In reaching the first conclusion, EAB failed to explain adequately why the "severity" of conduct or of its consequence--in this case, the loss of claimant's driver's license--could determine whether the conduct itself constituted an isolated instance of poor judgment within the meaning of OAR 471-030-0038(3)(b). Instead, EAB appeared to assume that, merely because claimant lost his driving privileges, claimant's conduct could not constitute an instance of poor judgment under OAR 471-030-0038(3)(b). That, however, is not a correct understanding of the rules. We do not suggest that the severity of conduct or its consequences is immaterial to the issue whether a claimant made a decision involving poor judgment. However, the determination whether an instance of poor judgment has occurred logically involves an examination of the claimant's decision-making process that led to the conduct or consequences, as well as the nature or gravity of the conduct or consequence itself. Cf. Webster's Third New Int'l Dictionary 1223 (unabridged ed 1993) (defining "judgment," in part, as "the mental or intellectual process of forming an opinion or evaluation by discerning and comparing"). It follows that EAB's conclusion that claimant's conduct was not an instance of poor judgment lacks substantial reason. See Drew v. PSRB, 322 Or 491, 500, 909 P2d 1211 (1996) (in reviewing for substantial reason, we examine the reasoning that leads the agency from the facts that it has found to the conclusions that it draws from those facts).
A somewhat different problem inheres in EAB's reasoning in support of its conclusion that claimant did not make a good-faith error. Claimant asserts that he believed in good faith that he was not intoxicated when he drove. EAB rejected that argument on the ground that the necessity of a driver's license to perform claimant's job precluded his having a good-faith belief that employer would condone "the conduct that led to the loss of claimant's driving privileges." That analysis is problematic because it does not explain why claimant's argument is wrong. The issue, as claimant frames it, is not whether it would have constituted a good-faith error for him mistakenly to believe that he could keep his job if he engaged in conduct that would cause him to lose his driver's license. Instead, the issue is whether it constituted a good-faith error for him to believe that he was not under the influence of intoxicants when he drove home. Because EAB failed to adequately address that issue, its conclusion is not supported by substantial reason.
Accordingly, we must remand to EAB for reconsideration of both of its conclusions concerning OAR 471-030-0038(3)(b). In doing so, we note that claimant's arguments raise an issue of rule construction on which neither the department, EAB, nor the parties have expressly focused: Whether a claimant who has engaged in conduct ordinarily constituting misconduct under OAR 471-030-0038(3)(c) nonetheless has not engaged in misconduct if the conduct constituted an isolated instance of poor judgment or a good faith error under OAR 471-030-0038(3)(b). (3) Generally speaking, the initial task of interpreting the department's rules is not ours or EAB's, but the department's. Johnson v. Employment Dept., 189 Or App 243, 249, 74 P3d 1159, adhered to as modified on recons, 191 Or App 222, 81 P3d 730 (2003); see also Double K Kleaning Service v. Employment Dept., 191 Or App 374, 379, 82 P3d 642 (affirming department's interpretation and application of the term "isolated instances of poor judgment" in OAR 471-030-0038(3)(b) on ground that interpretation was consistent with text and context of the rule, as well as relevant case law); Levu v. Employment Dept., 149 Or App 29, 34, 941 P2d 1056 (1997) (department plausibly construed and applied "poor judgment" standard under OAR 471-030-0038(3)(b) as excluding crime of dishonesty for off-the-job conduct). Here, the department has not had the opportunity to decide that issue. EAB therefore may choose to ascertain the department's interpretation of the rule as pertinent to the issue using any lawful means to do so. Johnson, 191 Or App at 224.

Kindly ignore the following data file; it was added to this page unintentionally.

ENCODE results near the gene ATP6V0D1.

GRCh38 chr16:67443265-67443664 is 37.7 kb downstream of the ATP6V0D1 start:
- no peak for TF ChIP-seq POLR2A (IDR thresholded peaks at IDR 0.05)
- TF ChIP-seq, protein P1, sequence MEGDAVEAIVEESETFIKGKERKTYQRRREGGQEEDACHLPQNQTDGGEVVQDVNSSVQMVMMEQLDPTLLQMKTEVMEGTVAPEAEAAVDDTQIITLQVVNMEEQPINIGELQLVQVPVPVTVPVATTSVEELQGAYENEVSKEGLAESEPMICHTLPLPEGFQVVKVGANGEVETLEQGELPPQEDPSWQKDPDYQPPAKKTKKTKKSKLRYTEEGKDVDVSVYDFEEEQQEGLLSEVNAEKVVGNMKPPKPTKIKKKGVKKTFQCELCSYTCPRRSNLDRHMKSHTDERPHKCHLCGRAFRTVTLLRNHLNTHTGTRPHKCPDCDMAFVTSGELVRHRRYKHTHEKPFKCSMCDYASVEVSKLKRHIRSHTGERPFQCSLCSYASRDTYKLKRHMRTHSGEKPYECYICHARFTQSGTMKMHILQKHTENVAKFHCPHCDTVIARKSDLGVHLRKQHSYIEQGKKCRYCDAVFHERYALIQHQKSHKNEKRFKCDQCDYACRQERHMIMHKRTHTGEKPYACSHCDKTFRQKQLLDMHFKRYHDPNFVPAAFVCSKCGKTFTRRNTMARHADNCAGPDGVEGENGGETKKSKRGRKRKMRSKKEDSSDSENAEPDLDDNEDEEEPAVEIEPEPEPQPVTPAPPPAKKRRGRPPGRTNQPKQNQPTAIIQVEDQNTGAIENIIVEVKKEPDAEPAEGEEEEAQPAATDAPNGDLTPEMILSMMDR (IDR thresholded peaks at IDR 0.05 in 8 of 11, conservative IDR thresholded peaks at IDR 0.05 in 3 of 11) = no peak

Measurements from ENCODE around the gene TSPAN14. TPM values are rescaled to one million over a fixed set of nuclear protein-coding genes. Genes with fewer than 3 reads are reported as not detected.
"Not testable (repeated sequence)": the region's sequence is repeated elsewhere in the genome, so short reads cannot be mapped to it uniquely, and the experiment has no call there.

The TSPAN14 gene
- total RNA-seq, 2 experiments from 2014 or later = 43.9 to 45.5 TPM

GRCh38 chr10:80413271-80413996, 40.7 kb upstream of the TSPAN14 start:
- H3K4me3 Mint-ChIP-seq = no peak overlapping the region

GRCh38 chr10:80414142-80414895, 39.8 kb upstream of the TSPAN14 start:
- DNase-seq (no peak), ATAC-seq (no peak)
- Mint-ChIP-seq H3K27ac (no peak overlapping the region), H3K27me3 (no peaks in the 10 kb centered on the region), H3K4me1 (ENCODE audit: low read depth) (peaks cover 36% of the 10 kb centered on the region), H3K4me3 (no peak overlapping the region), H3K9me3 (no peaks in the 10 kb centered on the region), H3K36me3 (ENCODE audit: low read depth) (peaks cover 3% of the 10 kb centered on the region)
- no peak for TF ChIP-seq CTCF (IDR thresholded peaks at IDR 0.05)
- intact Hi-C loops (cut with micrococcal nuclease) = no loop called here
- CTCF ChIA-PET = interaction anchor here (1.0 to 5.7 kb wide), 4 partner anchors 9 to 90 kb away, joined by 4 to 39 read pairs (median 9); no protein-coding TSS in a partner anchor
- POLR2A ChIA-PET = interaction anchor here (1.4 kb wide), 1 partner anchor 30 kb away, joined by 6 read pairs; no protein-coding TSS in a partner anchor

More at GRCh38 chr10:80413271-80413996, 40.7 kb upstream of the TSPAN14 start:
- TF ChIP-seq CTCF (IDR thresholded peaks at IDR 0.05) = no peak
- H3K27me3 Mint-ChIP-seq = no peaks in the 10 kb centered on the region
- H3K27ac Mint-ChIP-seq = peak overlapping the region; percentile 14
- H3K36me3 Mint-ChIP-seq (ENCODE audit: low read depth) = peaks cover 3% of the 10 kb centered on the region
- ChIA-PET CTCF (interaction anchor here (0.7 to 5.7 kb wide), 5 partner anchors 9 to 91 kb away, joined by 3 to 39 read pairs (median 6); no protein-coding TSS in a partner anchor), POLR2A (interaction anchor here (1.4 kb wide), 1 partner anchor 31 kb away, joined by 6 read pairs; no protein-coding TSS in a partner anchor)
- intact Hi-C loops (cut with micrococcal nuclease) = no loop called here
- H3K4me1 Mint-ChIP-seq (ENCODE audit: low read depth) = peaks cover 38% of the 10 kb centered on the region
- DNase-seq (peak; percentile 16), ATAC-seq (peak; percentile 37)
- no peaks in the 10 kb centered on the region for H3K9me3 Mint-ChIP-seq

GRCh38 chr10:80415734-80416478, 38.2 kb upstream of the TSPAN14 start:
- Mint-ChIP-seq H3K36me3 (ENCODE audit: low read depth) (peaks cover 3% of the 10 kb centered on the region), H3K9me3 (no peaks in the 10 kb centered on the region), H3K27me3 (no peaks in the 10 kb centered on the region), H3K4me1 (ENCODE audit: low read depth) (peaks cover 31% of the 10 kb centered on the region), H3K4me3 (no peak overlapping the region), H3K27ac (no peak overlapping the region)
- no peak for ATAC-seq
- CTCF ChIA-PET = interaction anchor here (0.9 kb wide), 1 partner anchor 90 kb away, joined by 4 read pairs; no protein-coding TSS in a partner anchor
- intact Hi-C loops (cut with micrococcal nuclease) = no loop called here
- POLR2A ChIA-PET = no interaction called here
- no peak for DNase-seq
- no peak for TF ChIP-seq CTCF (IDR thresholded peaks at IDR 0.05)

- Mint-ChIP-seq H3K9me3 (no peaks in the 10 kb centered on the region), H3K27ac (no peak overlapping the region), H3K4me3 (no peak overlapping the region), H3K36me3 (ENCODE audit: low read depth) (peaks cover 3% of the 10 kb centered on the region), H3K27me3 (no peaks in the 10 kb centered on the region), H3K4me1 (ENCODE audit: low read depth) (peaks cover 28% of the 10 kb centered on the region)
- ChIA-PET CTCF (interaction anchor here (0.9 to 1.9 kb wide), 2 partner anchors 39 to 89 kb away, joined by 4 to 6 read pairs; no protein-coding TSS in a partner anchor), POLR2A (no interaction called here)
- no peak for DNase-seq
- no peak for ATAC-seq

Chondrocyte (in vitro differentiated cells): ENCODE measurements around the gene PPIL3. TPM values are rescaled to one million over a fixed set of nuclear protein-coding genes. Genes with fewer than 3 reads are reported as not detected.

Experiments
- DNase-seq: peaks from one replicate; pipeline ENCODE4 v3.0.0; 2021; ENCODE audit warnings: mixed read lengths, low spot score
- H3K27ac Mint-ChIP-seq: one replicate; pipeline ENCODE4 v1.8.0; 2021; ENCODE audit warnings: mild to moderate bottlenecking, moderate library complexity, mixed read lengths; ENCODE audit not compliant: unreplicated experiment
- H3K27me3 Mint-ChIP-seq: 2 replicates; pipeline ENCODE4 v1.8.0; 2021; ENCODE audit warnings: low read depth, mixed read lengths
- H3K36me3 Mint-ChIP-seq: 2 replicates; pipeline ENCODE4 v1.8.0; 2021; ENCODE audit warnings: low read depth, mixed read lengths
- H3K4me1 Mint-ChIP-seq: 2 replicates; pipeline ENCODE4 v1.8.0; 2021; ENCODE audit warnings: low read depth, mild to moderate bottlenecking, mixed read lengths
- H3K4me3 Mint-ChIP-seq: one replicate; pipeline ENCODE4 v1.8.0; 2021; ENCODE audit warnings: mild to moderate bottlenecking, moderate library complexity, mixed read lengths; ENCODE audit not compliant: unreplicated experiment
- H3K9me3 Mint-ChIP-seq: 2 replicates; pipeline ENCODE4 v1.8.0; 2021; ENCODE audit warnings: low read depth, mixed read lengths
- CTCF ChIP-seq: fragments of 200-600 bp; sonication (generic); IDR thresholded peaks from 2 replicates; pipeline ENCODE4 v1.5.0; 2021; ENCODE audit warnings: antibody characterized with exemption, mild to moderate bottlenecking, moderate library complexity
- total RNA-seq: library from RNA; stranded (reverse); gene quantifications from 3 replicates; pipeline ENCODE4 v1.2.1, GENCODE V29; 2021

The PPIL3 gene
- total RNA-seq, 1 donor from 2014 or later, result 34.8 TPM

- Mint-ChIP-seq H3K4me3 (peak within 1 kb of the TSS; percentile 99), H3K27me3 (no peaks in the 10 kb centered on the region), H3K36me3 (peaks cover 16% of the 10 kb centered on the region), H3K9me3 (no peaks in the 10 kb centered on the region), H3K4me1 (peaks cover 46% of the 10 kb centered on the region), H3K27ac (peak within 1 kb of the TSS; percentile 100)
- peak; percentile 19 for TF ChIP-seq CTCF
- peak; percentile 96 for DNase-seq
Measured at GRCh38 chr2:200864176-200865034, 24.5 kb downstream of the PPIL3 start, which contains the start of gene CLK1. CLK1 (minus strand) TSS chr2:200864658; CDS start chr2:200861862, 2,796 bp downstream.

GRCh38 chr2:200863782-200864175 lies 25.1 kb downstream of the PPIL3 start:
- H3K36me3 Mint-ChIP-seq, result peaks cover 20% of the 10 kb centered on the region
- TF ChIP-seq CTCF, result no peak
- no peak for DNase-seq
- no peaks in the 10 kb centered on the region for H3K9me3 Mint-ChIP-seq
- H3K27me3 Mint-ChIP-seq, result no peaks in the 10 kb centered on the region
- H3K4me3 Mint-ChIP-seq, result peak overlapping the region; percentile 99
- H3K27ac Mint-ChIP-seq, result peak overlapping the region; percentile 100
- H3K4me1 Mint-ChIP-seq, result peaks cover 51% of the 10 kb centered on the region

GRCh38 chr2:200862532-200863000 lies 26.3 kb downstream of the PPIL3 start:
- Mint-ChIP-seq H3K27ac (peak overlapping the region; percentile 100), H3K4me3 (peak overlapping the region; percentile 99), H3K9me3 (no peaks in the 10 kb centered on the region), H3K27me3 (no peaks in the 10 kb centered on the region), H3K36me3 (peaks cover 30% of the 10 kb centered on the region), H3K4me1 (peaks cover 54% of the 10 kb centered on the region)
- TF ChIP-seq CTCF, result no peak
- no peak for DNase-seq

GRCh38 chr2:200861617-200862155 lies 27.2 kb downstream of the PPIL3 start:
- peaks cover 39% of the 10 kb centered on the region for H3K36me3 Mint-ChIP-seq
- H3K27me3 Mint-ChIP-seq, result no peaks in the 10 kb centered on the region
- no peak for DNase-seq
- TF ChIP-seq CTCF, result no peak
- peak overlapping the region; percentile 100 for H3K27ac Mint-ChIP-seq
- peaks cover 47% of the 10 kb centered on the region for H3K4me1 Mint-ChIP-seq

Reversed and remanded.
1. ORS 657.176 provides, in part:
"(2) An individual shall be disqualified from the receipt of benefits until the individual has performed service in employment subject to this chapter, or for an employing unit in this or any other state or Canada or as an employee of the federal government, for which remuneration is received that equals or exceeds four times the individual's weekly benefit amount subsequent to the week in which the act causing the disqualification occurred, if the authorized representative designated by the director finds that the individual:
"(a) Has been discharged for misconduct connected with work;
"(b) Has been suspended from work for misconduct connected with work[.]"
Return to previous location.
2. Claimant does not challenge EAB's other findings as pertinent to OAR 471-030-0038(3)(c).
Return to previous location.
3. As noted above, the department's representative concluded that "[c]laimant's failure to maintain [his] license, certificate or other similar authority necessary to the performance of the job, when it was within the claimant's reasonable control to do so, is misconduct." The department argues that the representative "implicitly presume[d] that a single failure to maintain a license is not an isolated instance of poor judgment." We disagree. The record does not reflect that the representative considered that issue. Instead, the transcript of the hearing before the ALJ reveals that claimant raised the issue for the first time at that hearing.
Return to previous location.